“You give a kid a racket and Dylan Alcott showing them how to actually move around tennis court and hit a ball. It’s an absolute game changer,” Darren says.

“Get any kid in a wheelchair, on a court, and they just love it. Everyone then has a sense of how hard it is, and how much fun it can be as well.”

Levelling the playing field in the classroom

Darren believes the world has significantly changed its view on people with disabilities, and Paralympians have played an important role in this. But he adds that while we are generally doing well in Australia, there is still work to be done – including in the critical area of education.

An estimated 15%, or 1 billion, of the world’s population have a disability. According to the United Nations they are at a disadvantage regarding most Sustainable Development Goals. They continue to face significant challenges to their full participation in society in areas such as education and work.

Global studies have shown that people with disabilities are less likely to attend school, less likely to complete primary or secondary education and less likely to be literate.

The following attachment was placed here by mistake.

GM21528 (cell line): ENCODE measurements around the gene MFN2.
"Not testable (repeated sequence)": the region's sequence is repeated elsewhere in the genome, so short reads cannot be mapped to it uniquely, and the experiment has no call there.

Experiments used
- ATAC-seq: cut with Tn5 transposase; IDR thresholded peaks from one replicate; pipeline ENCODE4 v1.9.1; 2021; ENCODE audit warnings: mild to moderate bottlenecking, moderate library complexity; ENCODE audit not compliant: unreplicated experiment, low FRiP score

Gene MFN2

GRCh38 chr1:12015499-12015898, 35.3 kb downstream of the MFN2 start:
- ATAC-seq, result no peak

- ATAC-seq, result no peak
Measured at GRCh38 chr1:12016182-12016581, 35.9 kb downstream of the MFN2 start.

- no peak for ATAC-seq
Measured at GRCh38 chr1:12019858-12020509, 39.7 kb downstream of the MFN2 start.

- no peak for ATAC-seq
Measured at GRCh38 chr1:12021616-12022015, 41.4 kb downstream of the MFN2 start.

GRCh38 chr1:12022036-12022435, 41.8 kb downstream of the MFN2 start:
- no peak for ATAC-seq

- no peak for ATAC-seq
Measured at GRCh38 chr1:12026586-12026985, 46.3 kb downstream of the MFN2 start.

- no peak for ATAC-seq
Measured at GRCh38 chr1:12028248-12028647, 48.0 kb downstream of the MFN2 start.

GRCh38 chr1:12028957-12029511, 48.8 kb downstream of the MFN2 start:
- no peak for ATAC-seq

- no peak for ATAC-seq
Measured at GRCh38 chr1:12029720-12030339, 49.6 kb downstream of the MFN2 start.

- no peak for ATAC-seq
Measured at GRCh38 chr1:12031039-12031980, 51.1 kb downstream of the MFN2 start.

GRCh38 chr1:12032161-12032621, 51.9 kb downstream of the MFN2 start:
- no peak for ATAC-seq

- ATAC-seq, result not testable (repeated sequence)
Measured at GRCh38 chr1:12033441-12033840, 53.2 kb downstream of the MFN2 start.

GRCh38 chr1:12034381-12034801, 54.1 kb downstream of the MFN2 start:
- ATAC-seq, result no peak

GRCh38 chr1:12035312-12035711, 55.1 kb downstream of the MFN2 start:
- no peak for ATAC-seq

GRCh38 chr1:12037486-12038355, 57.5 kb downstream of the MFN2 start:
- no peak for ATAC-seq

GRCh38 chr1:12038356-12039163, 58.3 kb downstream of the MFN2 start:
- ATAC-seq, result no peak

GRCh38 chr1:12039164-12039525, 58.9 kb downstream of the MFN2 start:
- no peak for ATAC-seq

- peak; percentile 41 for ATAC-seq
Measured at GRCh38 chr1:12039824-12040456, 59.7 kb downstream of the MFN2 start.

Yet, research into students with disabilities has shown that inclusive education provides superior social and academic outcomes often leading to post-secondary education, employment and living independently – all important sources of pride, dignity and empowerment.

Darren reached a very similar conclusion when he researched, collaborated and co-authored - ‘Exploring the Development of Passion in Paralympic Sport’ which explored the links between passion and identity leading to peak performance.

But he argues that while Australia has a reasonable record with 89% of school aged students with a disability attending mainstream schools, (with 71% attending mainstream classes), there is still work to be done in higher education, where Darren says lecturers may struggle somewhat meeting the diverse needs of all learners.

With learnings from his own research into participation, identity, belonging and how they contribute to peak performance – Darren feels strongly about ensuring an inclusive supportive learning environment in higher education for students living with a disability.

For him, awareness and continued support around what’s on offer for students with disability is critical. With his experience and insights Darren is bringing in lessons from sport into his own classroom.

“I'm the coach of the sports squad with three or four people with disability, as well as seven or eight who don't, which is the ratio of Australia.” Darren says he modifies his training routine and schedule, to fit the individual needs of his athletes with disabilities.